Accepting the “Lost” Childhood

Bailey C.

Now that I’m about to hit the 2 ½ year mark on T, I’m looking back at all the ways my life has changed. There is one period of my life that just seemed to come out of nowhere, and I haven’t yet found any stories similar to what happened to me. To put it short, I went through a period of regression to try to make up for my “lost years.”

Just a few months before I had started HRT, I developed a very strong addiction to the Disney movie, Frozen. I felt like letting go of the past, and becoming stronger was what I could relate to. However, that was far from what was happening. I was becoming increasingly agitated and furious over thinking about my childhood. As I dwelled on the toys I never had, the clothes I never wore, and the pronouns that I never uttered in reference to myself; my anger towards my parents and the rest of the world grew.

That’s how I found myself sitting in my car in a Toys R Us parking lot one summer day, crying my eyes out. After a childhood of Barbie dolls and toy makeup kits, I figured I needed to experience the “boy” toys. As I walked up and down the aisles, eyeing the Hot Wheels and the pricey Nerf guns, all that could come to my mind was concern over the price and my own personal funds. This reminded me of the dreaded truth that my shift at a local Panera was later that evening. Unable to shake the thoughts of “adult responsibilities” from my mind is how I ended up purchasing a single Hot Wheels and going back to my car and calling my fiancé (then-boyfriend) and crying about how I couldn’t get back the “wasted years” I spent as a young girl. I particularly was upset at how I never had my own video game systems of any sort, even though I never had much interest in them to begin with.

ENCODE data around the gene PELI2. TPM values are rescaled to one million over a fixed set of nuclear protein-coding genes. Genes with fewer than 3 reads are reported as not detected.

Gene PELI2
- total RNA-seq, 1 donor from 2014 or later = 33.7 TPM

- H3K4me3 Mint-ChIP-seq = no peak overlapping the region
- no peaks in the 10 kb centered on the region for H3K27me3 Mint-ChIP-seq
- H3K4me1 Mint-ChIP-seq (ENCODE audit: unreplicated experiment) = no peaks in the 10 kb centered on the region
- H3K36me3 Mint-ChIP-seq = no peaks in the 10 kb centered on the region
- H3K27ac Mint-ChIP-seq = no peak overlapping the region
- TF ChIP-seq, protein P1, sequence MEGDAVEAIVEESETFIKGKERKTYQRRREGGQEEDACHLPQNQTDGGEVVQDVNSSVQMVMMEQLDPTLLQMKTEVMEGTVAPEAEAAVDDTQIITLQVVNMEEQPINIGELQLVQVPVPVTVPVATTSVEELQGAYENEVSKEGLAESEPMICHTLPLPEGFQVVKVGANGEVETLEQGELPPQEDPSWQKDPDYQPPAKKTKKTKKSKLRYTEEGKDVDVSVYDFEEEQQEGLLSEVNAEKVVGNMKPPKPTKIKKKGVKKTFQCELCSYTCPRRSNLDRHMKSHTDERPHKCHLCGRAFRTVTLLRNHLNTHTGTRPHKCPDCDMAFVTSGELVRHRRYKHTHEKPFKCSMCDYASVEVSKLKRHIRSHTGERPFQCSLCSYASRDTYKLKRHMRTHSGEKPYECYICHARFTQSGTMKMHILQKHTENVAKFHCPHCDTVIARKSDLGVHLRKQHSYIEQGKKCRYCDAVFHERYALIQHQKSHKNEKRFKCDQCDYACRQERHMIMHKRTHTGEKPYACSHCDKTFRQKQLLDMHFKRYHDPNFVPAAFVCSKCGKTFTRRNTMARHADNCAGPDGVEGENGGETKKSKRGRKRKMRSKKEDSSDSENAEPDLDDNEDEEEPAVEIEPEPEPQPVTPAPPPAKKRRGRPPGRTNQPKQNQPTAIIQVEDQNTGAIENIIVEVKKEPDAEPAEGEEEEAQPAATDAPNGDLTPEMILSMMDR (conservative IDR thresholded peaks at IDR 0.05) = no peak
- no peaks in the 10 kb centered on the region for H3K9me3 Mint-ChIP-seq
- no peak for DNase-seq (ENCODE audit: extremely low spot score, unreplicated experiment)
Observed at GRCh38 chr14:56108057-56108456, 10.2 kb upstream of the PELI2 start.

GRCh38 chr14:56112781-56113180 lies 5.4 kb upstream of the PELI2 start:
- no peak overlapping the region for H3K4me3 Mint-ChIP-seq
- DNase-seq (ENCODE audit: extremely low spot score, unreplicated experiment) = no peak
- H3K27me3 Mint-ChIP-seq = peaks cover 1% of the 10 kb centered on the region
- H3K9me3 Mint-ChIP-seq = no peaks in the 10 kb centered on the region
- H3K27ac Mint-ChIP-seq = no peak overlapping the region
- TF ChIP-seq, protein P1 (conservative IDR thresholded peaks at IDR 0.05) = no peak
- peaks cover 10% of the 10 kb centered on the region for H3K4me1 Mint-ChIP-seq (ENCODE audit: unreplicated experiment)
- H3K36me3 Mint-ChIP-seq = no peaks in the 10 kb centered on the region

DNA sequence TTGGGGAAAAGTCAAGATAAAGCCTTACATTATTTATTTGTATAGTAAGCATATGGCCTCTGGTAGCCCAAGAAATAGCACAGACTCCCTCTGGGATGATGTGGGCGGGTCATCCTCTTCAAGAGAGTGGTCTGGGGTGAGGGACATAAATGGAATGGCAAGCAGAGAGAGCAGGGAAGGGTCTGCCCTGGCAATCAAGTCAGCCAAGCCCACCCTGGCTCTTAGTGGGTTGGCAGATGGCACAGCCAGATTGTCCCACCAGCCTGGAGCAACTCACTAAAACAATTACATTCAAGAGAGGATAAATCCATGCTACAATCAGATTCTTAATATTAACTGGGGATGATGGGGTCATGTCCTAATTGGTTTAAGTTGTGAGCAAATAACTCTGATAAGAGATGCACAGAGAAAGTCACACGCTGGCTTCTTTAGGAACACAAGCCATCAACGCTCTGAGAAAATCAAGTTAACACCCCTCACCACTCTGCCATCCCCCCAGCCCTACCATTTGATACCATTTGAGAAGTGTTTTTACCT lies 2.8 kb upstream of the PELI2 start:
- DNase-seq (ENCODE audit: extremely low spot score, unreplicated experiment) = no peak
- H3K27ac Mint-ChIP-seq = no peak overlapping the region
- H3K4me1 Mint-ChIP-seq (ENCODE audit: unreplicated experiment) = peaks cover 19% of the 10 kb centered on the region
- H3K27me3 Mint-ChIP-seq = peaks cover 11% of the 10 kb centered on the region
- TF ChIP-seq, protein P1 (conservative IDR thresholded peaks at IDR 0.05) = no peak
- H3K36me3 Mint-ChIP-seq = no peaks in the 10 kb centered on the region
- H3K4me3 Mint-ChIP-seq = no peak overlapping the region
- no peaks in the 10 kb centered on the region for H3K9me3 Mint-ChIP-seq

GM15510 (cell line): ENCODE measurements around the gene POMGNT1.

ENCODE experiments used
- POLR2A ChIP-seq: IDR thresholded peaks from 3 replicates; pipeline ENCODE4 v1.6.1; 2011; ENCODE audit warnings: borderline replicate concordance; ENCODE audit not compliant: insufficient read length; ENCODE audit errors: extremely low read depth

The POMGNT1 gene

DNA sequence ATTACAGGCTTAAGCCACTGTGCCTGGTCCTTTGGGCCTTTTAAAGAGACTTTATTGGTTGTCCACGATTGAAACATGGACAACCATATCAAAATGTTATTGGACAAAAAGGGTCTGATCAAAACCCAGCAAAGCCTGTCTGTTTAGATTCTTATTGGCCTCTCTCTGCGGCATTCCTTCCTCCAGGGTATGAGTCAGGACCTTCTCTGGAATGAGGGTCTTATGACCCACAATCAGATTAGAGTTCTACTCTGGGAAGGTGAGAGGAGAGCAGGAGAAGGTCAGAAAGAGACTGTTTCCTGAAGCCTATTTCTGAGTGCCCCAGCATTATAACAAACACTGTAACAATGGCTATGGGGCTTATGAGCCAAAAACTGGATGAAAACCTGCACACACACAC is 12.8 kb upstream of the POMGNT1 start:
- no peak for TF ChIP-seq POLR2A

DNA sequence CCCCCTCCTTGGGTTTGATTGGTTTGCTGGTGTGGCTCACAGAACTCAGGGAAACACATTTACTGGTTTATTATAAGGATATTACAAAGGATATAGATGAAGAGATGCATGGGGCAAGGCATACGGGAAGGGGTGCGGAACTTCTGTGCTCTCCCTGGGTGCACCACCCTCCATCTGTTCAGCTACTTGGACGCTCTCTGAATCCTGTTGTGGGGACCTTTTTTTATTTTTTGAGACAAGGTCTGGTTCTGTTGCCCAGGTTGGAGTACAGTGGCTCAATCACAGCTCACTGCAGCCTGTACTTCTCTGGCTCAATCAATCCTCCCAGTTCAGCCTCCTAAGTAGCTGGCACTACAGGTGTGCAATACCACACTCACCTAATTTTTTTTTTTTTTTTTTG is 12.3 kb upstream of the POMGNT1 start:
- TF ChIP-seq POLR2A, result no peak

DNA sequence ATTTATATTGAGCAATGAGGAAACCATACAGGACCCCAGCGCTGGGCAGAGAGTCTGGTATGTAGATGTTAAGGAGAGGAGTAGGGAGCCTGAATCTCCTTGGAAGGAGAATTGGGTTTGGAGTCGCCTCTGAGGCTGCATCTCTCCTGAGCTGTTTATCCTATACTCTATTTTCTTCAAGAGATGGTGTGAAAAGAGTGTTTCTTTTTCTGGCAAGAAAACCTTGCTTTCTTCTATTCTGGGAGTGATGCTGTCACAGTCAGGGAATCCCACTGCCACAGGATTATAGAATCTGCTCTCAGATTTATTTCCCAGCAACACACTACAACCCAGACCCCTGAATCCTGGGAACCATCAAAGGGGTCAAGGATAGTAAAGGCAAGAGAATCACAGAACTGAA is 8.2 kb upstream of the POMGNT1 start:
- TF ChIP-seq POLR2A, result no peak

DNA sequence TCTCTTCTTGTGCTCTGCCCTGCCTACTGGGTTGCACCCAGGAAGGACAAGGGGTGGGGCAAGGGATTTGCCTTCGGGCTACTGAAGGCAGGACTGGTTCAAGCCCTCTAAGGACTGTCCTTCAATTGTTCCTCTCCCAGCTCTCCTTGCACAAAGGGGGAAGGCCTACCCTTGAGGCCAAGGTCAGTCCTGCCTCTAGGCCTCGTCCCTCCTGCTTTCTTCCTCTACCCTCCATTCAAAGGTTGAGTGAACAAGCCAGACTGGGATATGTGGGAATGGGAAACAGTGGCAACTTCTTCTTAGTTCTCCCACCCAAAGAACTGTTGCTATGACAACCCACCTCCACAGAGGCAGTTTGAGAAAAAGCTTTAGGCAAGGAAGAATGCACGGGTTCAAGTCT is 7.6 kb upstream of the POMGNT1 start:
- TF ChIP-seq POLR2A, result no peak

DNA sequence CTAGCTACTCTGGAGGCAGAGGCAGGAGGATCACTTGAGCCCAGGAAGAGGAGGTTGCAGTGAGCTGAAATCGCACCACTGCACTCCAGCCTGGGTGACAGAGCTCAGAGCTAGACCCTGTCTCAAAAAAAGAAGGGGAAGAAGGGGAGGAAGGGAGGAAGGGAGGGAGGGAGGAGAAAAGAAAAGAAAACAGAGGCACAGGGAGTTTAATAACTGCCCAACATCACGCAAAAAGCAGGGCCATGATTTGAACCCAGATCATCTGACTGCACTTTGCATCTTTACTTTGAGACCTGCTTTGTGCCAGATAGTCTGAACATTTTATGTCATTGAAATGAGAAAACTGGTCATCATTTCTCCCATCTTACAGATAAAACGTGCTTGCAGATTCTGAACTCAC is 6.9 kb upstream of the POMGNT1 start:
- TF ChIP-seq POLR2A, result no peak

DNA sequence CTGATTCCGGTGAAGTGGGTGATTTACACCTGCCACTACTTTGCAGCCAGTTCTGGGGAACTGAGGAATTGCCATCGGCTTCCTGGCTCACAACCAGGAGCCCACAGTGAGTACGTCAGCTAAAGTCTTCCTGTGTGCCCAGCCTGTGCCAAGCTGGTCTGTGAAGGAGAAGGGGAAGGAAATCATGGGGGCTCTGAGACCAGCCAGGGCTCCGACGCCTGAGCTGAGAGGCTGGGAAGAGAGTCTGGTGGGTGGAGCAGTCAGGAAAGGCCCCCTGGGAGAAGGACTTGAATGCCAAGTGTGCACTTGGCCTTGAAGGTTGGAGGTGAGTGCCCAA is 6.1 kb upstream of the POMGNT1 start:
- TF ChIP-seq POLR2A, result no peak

Now to be fair, I wasn’t entirely unhappy with the toys I had. I had an avalanche of Barbie stuff, including about forty-two dolls (and yes, I kept count). I had favorite ways to set them up and my bedroom floor was covered by the end of the night. They even all had names, as did my baby dolls, ever-growing collection of stuffed animals, and later my Polly Pocket dolls. Among these toys, I also had what some classify as “boys” toys- a handful of Hot Wheels cars, a few large containers of Legos, a tee-ball set, and a Razor scooter. I played with everything I had and never gave much thought to what was supposed to be for what gender.

It went beyond the toys- in my first years I got to spend time with the children of my parents’ friends. There never seemed to be an issue of gender. We played with the same toys and played some sports together. Hell, I even ended up wrestling with one of the boys (the match ended when I shamefully pulled the dirty move of biting his arm). I even played tee-ball as the only “girl” on the team.

So despite that I had a very androgynous selection of toys and play opportunities, I found myself angry and upset that I had missed out on so much. The afternoon ended when my fiancé took me to a local play-and-trade and got me a GameBoy Color and a few games that he played on it at a young age.

It didn’t make sense. It frustrated me and everyone around me. In relating to all things normally gendered, my childhood was pretty good. I was happy with what I had through the years- why was that suddenly different? Especially because I knew that there were many transgender people who were forced to be complete stereotypes of their assigned gender, with parents who would freak out if they dared do something that wasn’t a “gender norm.” I felt like they should be the ones having a breakdown over toys and games and not me!